Wendy Mewes writing about Brittany
Seeing is Believing
The theme of this exhibition was the Parish Closes, a Breton phenomenon of religious architecture.
The texts present a writer’s personal perception of these monuments which are significant in Brittany’s social, economic and emotional history.
CALVARY ‐ a three‐tiered response
The big story in stone. Here is a lesson, a moral, a warning. Pictures for priests to point out the project. No need to read. Suffering is worth it. He did this for you. A template of divine planning. It means walking the walk: we all have our journey. What we lack in annunciation can be made up in redemption.
Biblical figures in Breton clothes, with surprising hair and headgear. The codpiece, those moustaches, lovely fringed boots. What faces! Surely locally sourced: there are no low profiles in village life. This loll tongue thug looks familiar. Some say that Devil was modelled on the rector’s ugly mug. A sore temptation.
And the women: Mary sweetly holds her baby’s foot as they flee. Magdalena grieves at the base of the cross. Mary Stuart’s hat is there. Veronica and the hologram handkerchief. These are the good roles, mothers and mourners. Not like Katell Gollet, dragged down to hell for liking a drink and a dance. Watch out, girls.
Bits about bits
Parish close: city of God, shocking in scale, population more dead than living. Dwarfing the village, far-
Enclosure: determining wall, shaping the truth. Keeps faith in and the ungodly out, likewise dogs, chickens and pigs. Pagans manage to squeeze through. Defining space and temptation, ritual containment. Descendant of cairns and alignments.
Entrance gate: leave the beggars behind, away from profane, another world beckons. Over steps into triumph, crossing the boundary, look both ways for death. The story begins, a birth is announced. God rules OK.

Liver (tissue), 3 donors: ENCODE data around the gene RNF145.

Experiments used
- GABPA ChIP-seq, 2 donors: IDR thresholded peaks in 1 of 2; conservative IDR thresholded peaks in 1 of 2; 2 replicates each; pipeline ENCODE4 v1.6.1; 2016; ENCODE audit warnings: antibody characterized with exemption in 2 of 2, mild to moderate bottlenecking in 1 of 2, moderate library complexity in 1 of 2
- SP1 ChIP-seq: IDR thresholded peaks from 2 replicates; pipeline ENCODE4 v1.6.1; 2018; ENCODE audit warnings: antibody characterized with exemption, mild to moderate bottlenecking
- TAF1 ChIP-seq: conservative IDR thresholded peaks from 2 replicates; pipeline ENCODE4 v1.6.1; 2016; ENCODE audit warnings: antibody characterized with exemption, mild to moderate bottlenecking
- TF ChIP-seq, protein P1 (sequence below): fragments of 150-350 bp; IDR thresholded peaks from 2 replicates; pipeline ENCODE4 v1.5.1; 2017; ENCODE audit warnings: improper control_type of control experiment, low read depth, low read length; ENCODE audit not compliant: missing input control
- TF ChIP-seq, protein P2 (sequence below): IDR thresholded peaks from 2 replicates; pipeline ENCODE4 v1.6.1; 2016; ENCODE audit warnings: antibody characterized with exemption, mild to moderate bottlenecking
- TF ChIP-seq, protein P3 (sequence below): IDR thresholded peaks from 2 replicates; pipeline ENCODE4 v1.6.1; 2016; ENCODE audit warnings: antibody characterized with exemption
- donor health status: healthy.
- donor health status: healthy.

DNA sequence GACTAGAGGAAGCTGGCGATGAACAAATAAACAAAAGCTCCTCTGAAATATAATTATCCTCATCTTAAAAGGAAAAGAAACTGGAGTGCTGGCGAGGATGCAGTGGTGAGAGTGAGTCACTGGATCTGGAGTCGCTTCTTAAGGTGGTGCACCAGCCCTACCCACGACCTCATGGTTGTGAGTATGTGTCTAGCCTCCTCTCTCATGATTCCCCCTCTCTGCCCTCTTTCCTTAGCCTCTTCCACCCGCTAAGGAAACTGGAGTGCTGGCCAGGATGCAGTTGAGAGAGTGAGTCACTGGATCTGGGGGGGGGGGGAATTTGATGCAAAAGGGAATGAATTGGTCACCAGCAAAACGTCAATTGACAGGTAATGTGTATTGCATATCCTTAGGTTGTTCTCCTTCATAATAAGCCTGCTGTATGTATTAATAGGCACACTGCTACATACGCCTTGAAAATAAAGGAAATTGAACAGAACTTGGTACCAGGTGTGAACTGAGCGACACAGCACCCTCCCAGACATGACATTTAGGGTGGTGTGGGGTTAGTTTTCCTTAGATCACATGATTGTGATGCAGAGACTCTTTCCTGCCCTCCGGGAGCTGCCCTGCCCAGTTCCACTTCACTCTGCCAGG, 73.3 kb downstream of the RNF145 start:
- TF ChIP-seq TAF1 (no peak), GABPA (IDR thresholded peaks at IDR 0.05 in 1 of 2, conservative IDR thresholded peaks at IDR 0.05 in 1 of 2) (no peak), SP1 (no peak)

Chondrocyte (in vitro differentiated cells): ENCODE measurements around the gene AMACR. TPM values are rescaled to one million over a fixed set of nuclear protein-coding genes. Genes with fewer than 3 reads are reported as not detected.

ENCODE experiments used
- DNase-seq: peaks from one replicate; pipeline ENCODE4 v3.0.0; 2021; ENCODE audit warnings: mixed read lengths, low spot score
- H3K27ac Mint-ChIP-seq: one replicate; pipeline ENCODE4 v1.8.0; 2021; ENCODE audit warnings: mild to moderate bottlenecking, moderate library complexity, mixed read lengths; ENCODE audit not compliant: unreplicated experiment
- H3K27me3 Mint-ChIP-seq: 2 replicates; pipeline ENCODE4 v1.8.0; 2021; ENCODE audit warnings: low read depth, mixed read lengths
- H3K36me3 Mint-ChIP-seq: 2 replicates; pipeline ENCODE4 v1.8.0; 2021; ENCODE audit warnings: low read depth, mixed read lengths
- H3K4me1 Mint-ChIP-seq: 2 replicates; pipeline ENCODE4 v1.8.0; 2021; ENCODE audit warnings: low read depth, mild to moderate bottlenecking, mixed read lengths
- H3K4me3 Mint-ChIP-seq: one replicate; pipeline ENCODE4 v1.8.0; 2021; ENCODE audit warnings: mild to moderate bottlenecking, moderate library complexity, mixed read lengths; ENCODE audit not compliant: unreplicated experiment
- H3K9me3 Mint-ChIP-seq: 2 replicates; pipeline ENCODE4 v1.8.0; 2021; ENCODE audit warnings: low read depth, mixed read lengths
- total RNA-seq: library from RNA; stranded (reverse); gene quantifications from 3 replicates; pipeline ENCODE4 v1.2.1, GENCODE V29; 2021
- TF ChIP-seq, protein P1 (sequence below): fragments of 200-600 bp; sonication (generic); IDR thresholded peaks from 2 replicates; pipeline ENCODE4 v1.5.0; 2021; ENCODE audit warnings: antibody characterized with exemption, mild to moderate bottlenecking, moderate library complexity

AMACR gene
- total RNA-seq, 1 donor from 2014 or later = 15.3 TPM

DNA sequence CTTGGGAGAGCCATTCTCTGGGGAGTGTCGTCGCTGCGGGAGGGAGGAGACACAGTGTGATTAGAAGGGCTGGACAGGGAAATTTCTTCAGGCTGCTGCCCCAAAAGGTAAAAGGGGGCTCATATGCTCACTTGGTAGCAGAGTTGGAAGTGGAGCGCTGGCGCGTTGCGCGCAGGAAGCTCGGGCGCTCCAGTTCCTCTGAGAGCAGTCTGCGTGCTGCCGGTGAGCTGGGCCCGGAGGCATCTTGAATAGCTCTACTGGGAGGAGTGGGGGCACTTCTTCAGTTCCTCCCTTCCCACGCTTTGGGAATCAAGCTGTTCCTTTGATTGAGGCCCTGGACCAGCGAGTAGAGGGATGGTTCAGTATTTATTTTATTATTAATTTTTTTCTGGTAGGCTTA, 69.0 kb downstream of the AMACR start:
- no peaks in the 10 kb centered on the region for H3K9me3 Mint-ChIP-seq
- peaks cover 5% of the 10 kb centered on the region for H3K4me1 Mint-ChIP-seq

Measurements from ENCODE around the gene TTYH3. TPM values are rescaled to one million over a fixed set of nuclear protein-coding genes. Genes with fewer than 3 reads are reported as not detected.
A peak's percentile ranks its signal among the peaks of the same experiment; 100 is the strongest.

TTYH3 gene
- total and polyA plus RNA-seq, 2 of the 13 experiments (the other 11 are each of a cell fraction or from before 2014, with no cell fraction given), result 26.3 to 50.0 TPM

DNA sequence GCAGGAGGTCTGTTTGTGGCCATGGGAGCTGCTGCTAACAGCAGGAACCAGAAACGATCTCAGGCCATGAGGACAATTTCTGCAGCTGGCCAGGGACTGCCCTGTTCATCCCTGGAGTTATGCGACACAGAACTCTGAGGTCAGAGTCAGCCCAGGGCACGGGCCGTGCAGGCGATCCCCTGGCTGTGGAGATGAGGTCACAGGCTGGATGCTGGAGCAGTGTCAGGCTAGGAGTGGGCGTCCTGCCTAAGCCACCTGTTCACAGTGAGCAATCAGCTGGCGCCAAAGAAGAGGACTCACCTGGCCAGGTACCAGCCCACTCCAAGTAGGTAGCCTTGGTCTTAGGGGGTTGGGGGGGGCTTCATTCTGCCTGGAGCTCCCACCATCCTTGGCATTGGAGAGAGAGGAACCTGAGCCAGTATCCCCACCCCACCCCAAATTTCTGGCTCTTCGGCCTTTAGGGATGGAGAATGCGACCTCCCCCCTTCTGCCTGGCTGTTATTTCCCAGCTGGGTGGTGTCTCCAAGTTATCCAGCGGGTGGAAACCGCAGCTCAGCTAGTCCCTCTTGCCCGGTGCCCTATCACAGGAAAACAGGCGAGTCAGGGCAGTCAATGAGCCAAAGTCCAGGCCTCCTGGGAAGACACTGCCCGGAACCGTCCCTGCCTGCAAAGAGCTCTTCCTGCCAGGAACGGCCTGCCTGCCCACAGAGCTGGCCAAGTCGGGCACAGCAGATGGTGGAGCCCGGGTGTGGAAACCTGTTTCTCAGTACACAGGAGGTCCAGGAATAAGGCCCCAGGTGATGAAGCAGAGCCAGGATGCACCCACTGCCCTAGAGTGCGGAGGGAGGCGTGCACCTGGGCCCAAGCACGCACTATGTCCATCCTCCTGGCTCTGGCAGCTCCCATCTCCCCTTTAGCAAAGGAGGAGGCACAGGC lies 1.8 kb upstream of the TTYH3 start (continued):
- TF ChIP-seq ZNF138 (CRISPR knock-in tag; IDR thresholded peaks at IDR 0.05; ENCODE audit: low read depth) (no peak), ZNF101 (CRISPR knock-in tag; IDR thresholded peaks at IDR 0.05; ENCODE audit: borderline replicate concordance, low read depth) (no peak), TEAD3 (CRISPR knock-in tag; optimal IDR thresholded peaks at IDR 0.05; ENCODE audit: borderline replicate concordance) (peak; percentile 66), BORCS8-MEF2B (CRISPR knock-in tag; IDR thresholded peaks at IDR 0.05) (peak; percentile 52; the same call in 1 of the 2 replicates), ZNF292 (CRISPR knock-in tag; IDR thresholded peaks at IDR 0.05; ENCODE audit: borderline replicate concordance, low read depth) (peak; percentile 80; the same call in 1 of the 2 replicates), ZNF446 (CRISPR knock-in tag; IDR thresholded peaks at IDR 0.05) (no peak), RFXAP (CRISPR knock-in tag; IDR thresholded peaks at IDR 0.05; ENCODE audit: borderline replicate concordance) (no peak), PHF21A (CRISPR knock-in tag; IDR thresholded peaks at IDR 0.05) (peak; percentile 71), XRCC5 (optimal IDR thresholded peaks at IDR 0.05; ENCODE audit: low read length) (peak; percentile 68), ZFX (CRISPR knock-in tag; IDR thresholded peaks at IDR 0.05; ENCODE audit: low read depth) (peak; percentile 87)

Churchyard: focus of family, here and late, ripe for encounters, folk on parade. Rake up the bones, sell wood and fowl, something squealing in a sack. Meeting a mate, sharing surroundings, gossip machine, show up and off. Time out.
Calvary: lithic strip cartoon, peopled by locals, educational effort, the visuals of faith. Cruel path to glory, kersanton finesse, tangible pain, submit to prevail. Tell it like it was. Be careful. Beware. Pointing that finger. New life up there.
Ossuary: bone depot, sorting of body parts, shaking off flesh. Pile them high, name that skull, bits that last, the rest is dust. Death loves a bit of symmetry. Neat neo-
Sacristy: refinement of the plan, lock up and leave, props of observance, hide treasures and words. Renaissance add-
Porch: transit and passage, martyrs watch the money-
Church: journey from set to rise, all arches and angles, colourful awe, linear route for cyclical trip. Learn by examples larger than life, suffer well or see worlds collide on the beams. Women’s faith and men’s money, the smell of past prayers, organs from England, refulgence and gilding, making death shine. Zoom high for bottom humour, flippant figures and starry vaults. Have a good time.
FAITH is certain. the way that’s known.
FAITH is someone at your shoulder.
FAITH is blind hope against being alone.
FAITH is a form of silent despair, going nowhere.
FAITH is a guide, a compass inside.
FAITH is a dream, a fancy, a trance.
FAITH is love and romance.
FAITH is glue, sticking together.
FAITH is an almost forever.
FAITH is illusion, but one bright and gilded.
FAITH is for the weak and deluded.
FAITH is trust in bones and blood.
FAITH is no protection from flood.
FAITH is ritual, seeing one through.
FAITH is for those who take the long view.
FAITH is triumph, the answer to dying.
FAITH is arcane and mystifying.
FAITH is determined, hopeful, courageous.
FAITH is sometimes sadly contagious.
FAITH is a pivot between inner and outer.
FAITH is the noble scourge of the doubter.
FAITH is full, an absence of nothing.
FAITH is a cover for empty and blank.
FAITH is someone to beg and to thank.
FAITH is standing on the brink.
FAITH is not what people think.
the dead speak
today me, tomorrow you
starts behind walls
under the floor
pouring out bones
too many dead
need a shake-
walking on bones
too many dead
need a shake-
the dead words
talking of bones
© Wendy Mewes -